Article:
Theresa May’s bumbling over Brexit proves she’s not fit to lead our country [OPINION]

Mark Turley

Unelected Prime Minister Theresa May has spent the last few days stumbling into blind alleyways over Brexit. Reflecting the longstanding chasm within her party, which has always been divided over Europe, May is yet to provide clear direction. And her weak efforts look set to produce disastrous results.

Difficult negotiations

May’s unexplained switch – from supporting Remain during the referendum campaign while Home Secretary to an unswerving ‘hard Brexit’ position as PM – has led to problematic early discussions. Appeasing Conservative factions, she has angled to keep Britain in the single market while abandoning the free movement of people. EU leaders have made it very clear that this is an impossibility. But she’s persisted.

French President François Hollande has made his position plain:

I have said it very firmly to her. If Theresa May wants a hard Brexit, the negotiations will be hard.

European Parliament President Martin Schulz, meanwhile, made his hostility to May’s muddled approach equally obvious:

I refuse to imagine a Europe where lorries and hedge funds are free to cross borders but citizens are not.

When May spoke to the EU to lay out her vision for the future on 21 October, she was met with silence and then derision by attendees, particularly European Commission President Jean-Claude Juncker.

May’s promises that a hard Brexit could mean the best of both worlds looks increasingly like wishful thinking.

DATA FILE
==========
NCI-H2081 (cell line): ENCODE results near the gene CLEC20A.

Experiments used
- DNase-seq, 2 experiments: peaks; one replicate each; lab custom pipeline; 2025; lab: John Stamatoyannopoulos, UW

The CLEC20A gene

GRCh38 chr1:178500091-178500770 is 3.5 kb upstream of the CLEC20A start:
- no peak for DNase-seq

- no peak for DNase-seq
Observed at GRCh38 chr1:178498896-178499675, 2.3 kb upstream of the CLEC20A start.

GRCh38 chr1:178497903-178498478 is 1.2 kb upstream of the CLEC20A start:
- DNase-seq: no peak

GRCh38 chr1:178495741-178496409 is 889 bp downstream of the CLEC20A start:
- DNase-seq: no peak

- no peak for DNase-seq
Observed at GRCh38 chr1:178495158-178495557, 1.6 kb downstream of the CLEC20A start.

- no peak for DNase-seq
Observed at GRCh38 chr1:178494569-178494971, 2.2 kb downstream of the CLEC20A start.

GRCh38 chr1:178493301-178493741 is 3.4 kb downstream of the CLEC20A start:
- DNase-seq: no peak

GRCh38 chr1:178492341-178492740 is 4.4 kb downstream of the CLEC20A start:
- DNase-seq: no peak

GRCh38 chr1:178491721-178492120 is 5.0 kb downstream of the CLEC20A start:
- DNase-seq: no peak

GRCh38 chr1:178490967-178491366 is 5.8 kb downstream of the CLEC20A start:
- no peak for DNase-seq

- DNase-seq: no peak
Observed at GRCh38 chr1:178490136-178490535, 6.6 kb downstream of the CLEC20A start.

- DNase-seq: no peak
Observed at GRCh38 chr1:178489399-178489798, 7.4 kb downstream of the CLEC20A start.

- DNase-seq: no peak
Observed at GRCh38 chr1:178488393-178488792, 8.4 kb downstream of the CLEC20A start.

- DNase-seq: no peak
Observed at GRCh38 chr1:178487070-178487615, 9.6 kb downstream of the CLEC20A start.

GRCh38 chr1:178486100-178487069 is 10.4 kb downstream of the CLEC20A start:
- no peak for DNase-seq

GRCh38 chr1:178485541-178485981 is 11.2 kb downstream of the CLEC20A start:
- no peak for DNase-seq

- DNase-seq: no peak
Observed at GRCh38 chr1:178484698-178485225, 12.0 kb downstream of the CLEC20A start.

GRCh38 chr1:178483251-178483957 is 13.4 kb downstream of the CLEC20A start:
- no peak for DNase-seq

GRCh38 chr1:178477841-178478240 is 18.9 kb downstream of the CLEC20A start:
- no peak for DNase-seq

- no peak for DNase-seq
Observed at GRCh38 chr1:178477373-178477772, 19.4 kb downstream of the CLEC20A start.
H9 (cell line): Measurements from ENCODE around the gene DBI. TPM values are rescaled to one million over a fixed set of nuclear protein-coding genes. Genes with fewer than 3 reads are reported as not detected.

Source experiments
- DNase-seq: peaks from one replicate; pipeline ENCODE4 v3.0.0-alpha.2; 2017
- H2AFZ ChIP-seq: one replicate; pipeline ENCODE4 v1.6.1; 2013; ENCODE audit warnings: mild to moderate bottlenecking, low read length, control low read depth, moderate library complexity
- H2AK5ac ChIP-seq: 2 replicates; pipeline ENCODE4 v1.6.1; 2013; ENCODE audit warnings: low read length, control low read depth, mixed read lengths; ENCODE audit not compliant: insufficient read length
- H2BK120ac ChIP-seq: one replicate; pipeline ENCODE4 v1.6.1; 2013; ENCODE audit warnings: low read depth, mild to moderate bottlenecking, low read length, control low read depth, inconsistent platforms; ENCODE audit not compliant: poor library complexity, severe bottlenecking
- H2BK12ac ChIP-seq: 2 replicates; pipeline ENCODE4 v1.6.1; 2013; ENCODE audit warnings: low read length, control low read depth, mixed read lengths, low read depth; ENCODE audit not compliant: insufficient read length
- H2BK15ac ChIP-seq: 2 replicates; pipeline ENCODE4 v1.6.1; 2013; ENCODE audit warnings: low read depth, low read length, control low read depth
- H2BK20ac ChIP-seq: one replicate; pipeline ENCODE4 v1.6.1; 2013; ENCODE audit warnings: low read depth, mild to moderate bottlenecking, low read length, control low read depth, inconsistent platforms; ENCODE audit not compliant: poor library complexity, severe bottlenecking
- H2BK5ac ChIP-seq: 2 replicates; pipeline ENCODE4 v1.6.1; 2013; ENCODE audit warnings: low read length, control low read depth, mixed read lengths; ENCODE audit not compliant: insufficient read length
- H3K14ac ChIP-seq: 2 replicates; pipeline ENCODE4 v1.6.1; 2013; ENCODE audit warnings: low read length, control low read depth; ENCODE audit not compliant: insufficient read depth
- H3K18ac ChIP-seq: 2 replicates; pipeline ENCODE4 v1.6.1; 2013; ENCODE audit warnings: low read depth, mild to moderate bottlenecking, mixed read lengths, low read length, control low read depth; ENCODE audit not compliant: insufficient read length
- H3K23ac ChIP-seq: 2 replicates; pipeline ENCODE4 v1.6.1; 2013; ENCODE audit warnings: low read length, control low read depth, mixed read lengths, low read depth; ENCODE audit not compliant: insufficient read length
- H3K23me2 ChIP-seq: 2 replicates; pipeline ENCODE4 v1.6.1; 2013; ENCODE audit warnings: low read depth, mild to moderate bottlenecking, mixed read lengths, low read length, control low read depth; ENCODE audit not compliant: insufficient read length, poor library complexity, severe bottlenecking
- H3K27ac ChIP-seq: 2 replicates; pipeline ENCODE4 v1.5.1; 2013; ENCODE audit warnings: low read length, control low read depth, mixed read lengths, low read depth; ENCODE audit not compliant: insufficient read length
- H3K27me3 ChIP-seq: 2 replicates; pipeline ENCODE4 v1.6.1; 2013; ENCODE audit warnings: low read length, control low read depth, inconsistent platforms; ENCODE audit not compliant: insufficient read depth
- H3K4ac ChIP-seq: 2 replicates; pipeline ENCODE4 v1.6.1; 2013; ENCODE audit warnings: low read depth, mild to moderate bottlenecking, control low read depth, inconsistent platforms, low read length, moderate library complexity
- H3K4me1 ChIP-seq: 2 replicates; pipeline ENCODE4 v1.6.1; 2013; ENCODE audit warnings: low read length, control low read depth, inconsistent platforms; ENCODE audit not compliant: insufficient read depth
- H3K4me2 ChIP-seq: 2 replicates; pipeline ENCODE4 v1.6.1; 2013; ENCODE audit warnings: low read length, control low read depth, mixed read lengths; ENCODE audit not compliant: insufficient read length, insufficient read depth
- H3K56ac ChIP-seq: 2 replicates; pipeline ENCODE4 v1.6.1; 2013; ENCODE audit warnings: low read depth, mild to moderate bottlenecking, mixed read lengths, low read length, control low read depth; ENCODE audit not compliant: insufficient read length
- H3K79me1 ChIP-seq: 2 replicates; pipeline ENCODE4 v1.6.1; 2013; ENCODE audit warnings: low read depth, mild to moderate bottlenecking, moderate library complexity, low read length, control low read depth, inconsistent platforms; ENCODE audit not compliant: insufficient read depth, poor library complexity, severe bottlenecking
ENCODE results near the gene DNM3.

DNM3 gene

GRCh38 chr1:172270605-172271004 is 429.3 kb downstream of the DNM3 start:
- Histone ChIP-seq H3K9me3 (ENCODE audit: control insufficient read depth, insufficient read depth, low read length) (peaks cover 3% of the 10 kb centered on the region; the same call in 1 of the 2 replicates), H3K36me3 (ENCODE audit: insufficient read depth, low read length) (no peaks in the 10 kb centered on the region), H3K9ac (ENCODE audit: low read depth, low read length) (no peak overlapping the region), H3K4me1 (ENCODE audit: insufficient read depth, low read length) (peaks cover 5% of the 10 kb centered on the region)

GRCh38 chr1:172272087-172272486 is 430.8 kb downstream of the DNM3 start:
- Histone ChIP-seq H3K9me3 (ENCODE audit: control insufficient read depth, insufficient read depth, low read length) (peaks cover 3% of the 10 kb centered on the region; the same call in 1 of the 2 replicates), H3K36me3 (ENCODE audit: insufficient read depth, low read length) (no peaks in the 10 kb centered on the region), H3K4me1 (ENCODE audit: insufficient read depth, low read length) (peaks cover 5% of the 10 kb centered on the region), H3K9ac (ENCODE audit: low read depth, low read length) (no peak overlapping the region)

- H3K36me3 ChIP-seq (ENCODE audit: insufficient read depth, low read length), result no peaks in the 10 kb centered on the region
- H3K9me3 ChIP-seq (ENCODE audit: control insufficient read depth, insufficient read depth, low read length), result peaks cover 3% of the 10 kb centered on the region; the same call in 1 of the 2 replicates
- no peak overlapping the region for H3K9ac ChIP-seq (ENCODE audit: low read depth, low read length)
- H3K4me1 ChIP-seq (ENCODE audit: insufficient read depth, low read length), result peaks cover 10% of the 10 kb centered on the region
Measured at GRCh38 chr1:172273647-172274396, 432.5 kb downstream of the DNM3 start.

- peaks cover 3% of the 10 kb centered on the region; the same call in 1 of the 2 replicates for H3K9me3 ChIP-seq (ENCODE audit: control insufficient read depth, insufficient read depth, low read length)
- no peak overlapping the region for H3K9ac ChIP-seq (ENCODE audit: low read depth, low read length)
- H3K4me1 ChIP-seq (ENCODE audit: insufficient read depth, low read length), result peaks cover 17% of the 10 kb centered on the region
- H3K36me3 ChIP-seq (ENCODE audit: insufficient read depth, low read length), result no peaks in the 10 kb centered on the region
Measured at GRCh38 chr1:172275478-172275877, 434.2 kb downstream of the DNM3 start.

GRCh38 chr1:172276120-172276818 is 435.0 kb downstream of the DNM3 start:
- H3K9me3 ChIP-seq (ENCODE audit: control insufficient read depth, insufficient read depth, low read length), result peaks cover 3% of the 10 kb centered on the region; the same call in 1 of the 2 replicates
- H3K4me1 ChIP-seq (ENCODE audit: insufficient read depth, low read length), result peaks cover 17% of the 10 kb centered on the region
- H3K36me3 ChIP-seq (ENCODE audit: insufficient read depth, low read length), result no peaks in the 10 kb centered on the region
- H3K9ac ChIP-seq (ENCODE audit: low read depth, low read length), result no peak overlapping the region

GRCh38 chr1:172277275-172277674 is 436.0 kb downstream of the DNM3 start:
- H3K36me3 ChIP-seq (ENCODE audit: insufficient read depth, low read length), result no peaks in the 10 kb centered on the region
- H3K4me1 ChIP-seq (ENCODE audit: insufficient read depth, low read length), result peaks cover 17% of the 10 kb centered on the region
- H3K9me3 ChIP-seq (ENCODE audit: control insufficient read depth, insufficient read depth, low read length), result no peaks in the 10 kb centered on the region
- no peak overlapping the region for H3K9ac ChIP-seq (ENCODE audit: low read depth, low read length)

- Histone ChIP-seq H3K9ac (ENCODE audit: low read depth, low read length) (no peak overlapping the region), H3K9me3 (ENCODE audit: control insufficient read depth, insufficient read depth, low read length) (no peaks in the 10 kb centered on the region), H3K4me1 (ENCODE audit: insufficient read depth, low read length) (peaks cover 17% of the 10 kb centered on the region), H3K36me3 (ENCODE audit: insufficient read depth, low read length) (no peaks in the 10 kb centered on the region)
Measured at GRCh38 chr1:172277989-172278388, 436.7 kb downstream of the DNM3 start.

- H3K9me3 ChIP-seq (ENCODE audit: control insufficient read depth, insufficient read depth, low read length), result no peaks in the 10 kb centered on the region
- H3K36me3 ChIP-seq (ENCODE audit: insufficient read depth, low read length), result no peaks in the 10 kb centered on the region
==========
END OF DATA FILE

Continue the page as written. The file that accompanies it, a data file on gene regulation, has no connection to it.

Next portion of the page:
Banks

Even the financial sector, traditionally staunch allies of the Conservative Party, has lost confidence in May’s ability to deliver. Anthony Browne, chief executive of the British Bankers’ Association, told The Observer that:

the public and political debate at the moment is taking us in the wrong direction.

He warned that banks of all sizes are threatening to hit the ‘relocate button’ as early as Spring 2017, leading to massive job losses while crippling the £20bn a year cross-channel banking trade.

Whatever one’s views of the banking sector, which is sorely in need of reform, this would provide a huge shock to the economy.

The breakup of the UK?

Representatives of the devolved parliaments of Scotland, Wales and Northern Ireland have finally met with the PM, four months after the Brexit vote was cast. Scotland and Northern Ireland both voted to remain in the EU and have urged May to hold fire on triggering Article 50 until a unified approach has been agreed.

But May has rejected Scotland’s demand to be treated as an “equal partner”, insisting the Brexit negotiations must be handled by Westminster alone.

A report by the Institute for Government has condemned May’s approach as “reckless”, stating:

It would seriously undermine relationships…and increase the chances of Scottish independence.

A message for those in opposition

According to a YouGov poll, a hypothetical party campaigning on a purely anti-Brexit platform would receive 25.9% of the vote in a general election held now. So it was always on the issue of Brexit that Theresa May would have to prove her competence. Up to this point, however, she has singularly failed to do so. She avoided the issue for months and has now bumbled her way through the early negotiations.

Those in opposition must put together a reasoned, coherent position to deal with Brexit issues effectively. If they do, there is every chance the May administration will be very short-lived.

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Featured image via Policy Exchange/Flickr

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